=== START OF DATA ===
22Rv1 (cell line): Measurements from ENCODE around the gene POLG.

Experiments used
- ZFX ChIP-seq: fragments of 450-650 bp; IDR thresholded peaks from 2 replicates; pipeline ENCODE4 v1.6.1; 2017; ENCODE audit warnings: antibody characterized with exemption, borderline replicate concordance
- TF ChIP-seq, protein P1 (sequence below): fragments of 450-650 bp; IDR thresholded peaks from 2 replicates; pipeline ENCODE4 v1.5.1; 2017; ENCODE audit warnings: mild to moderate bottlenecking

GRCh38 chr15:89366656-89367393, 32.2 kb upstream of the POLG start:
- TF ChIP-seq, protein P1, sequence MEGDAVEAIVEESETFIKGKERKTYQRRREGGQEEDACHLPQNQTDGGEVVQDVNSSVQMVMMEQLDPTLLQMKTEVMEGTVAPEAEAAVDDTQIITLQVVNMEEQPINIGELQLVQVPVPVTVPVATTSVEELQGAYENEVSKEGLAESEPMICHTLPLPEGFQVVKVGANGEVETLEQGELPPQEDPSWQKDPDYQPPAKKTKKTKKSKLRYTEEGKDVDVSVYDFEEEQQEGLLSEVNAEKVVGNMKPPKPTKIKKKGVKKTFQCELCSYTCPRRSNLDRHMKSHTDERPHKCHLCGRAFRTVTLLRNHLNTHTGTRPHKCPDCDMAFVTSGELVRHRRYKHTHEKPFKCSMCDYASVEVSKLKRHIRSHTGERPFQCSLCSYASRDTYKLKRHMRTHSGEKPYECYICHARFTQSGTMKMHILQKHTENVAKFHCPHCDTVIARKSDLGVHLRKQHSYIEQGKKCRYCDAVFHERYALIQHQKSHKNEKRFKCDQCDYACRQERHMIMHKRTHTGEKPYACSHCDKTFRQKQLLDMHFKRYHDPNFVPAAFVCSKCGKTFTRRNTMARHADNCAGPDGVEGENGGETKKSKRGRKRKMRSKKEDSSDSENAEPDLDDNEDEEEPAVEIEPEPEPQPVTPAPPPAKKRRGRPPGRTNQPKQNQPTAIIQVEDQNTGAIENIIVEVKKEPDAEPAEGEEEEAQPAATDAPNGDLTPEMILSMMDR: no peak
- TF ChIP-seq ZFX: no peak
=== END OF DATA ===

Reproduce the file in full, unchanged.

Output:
22Rv1 (cell line): Measurements from ENCODE around the gene POLG.

Experiments used
- ZFX ChIP-seq: fragments of 450-650 bp; IDR thresholded peaks from 2 replicates; pipeline ENCODE4 v1.6.1; 2017; ENCODE audit warnings: antibody characterized with exemption, borderline replicate concordance
- TF ChIP-seq, protein P1 (sequence below): fragments of 450-650 bp; IDR thresholded peaks from 2 replicates; pipeline ENCODE4 v1.5.1; 2017; ENCODE audit warnings: mild to moderate bottlenecking

GRCh38 chr15:89366656-89367393, 32.2 kb upstream of the POLG start:
- TF ChIP-seq, protein P1, sequence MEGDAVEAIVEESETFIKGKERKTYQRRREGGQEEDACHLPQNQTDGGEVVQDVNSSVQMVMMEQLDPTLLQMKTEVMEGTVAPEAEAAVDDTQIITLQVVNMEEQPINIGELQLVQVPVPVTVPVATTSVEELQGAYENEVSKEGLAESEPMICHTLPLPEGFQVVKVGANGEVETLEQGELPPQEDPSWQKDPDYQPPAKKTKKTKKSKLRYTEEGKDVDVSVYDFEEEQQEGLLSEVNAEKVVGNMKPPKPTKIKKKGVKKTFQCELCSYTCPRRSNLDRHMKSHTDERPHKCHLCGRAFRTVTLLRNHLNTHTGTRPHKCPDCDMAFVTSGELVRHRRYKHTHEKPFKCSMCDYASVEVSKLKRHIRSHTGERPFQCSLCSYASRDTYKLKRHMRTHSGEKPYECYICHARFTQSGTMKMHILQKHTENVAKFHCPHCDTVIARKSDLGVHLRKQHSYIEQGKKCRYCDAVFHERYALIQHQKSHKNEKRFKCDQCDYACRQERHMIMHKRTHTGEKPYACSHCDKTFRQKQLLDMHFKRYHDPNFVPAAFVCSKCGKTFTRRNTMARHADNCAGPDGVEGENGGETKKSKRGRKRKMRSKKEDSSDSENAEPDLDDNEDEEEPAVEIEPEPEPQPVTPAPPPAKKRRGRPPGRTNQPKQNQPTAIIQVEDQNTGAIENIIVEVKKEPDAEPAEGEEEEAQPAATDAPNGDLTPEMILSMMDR: no peak
- TF ChIP-seq ZFX: no peak